Volume estimation and volumetric models

Let’s calculate the section volume of felled trees using Smalian’s method, according to the formula: \[ V_{secao} = \frac{AS_{i} + AS_{i+1}}{2} . L \]

We’ll use the exfm7 dataframe as an exemple:

library(forestmangr)
data(exfm7)
data_ex <- exfm7
data_ex
#> # A tibble: 3,393 x 11
#>   MAP   PROJECT SPACING STRATA GENCODE  TREE   DBH    TH    hi di_wb bark_t
#>   <chr> <fct>   <fct>    <int> <fct>   <int> <dbl> <dbl> <dbl> <dbl>  <dbl>
#> 1 FORE~ PEQUI   3x3          4 FLO014      1  12.4  22.1   0.1  13.1      6
#> 2 FORE~ PEQUI   3x3          4 FLO014      1  12.4  22.1   0.5  12.6      6
#> 3 FORE~ PEQUI   3x3          4 FLO014      1  12.4  22.1   1    12.4      5
#> 4 FORE~ PEQUI   3x3          4 FLO014      1  12.4  22.1   1.5  12.3      5
#> 5 FORE~ PEQUI   3x3          4 FLO014      1  12.4  22.1   2    11.8      4
#> 6 FORE~ PEQUI   3x3          4 FLO014      1  12.4  22.1   4    11.3      4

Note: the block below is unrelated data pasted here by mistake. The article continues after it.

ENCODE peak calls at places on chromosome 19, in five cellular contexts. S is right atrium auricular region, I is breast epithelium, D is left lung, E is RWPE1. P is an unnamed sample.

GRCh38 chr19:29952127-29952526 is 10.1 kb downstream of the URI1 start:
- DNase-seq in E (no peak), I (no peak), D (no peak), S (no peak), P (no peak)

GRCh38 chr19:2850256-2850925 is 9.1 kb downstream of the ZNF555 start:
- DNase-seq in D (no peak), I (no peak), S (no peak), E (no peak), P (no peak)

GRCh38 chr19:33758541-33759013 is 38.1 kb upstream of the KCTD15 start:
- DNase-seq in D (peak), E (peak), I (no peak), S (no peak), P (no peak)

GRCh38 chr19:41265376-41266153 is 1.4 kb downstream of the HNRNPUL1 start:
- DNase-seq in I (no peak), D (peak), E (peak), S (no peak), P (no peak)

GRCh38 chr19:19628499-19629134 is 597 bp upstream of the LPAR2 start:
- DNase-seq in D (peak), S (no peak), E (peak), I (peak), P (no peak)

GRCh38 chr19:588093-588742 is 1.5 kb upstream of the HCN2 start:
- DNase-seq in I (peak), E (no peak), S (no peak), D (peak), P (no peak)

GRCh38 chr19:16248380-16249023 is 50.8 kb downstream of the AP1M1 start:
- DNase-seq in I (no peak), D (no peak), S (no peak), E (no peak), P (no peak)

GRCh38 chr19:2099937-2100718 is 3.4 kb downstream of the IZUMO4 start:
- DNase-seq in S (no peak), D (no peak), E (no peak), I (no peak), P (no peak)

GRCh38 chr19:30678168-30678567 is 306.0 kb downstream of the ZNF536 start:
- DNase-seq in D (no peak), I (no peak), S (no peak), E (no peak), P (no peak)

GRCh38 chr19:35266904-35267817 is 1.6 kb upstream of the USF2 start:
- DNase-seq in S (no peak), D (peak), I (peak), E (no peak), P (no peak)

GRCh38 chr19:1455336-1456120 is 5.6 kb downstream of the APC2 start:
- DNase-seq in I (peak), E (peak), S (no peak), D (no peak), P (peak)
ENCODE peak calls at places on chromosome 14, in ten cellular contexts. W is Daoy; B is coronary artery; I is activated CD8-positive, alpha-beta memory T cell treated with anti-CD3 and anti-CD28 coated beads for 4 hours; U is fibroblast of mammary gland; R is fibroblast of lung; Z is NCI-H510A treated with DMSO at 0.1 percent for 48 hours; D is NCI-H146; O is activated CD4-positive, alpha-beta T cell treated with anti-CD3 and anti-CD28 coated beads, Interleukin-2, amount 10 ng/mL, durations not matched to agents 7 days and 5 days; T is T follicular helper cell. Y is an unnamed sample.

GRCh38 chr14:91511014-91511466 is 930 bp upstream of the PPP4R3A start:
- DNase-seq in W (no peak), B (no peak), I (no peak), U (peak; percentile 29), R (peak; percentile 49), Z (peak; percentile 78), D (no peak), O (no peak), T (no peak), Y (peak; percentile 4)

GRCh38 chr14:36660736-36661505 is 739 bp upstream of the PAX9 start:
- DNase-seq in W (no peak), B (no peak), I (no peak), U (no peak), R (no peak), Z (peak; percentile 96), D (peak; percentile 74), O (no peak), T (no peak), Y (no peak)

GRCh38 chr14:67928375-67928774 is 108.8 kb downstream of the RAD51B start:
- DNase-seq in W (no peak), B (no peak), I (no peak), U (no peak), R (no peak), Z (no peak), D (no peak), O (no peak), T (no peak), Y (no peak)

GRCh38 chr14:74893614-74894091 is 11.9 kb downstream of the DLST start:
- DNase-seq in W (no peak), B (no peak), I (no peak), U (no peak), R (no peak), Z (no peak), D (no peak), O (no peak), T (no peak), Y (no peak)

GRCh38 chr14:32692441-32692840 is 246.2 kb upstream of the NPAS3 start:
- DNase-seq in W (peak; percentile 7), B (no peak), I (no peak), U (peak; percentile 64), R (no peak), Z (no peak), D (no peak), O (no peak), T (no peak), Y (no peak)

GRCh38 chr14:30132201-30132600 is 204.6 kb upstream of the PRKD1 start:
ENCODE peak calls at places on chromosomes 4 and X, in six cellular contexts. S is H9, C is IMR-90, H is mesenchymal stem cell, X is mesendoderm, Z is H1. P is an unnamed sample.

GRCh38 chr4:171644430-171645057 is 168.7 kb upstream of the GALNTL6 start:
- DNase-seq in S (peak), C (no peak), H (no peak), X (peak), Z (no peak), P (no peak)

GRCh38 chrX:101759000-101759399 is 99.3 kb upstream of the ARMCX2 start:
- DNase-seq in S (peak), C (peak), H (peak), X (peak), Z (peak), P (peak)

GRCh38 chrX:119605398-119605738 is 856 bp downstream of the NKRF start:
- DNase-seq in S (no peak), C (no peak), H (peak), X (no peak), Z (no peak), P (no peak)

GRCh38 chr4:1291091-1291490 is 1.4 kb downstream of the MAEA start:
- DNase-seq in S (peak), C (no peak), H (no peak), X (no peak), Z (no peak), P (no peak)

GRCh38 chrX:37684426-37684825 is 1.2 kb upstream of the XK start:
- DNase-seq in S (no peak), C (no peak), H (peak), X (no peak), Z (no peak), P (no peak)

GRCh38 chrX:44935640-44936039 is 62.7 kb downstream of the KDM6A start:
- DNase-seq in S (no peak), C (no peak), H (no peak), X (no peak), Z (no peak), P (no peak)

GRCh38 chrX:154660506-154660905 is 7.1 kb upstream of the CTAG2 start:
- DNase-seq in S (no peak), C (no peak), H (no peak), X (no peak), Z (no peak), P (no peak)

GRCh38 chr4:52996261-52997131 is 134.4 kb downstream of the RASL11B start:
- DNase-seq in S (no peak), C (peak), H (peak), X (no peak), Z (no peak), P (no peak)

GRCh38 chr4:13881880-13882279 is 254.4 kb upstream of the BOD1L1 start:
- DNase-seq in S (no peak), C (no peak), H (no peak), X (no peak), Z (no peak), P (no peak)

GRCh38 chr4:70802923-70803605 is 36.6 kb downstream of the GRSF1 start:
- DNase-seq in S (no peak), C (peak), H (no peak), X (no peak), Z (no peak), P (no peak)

#> # ... with 3,387 more rows

First we’ll calculate the volume with bark of each section with the smalianwb function. In it we input the dataframe, and names for the section diameter with bark, section height and tree variables:

data_ex_sma <- smalianwb(data_ex,"di_wb", "hi","TREE")
head(as.data.frame(data_ex_sma))
#>       MAP PROJECT SPACING STRATA GENCODE TREE      DBH   TH  hi    di_wb
#> 1 FOREST1   PEQUI     3x3      4  FLO014    1 12.41409 22.1 0.1 13.05071
#> 2 FOREST1   PEQUI     3x3      4  FLO014    1 12.41409 22.1 0.5 12.57324
#> 3 FOREST1   PEQUI     3x3      4  FLO014    1 12.41409 22.1 1.0 12.41409
#> 4 FOREST1   PEQUI     3x3      4  FLO014    1 12.41409 22.1 1.5 12.25493
#> 5 FOREST1   PEQUI     3x3      4  FLO014    1 12.41409 22.1 2.0 11.77747
#> 6 FOREST1   PEQUI     3x3      4  FLO014    1 12.41409 22.1 4.0 11.30000
#>   bark_t     CSA_WB         VWB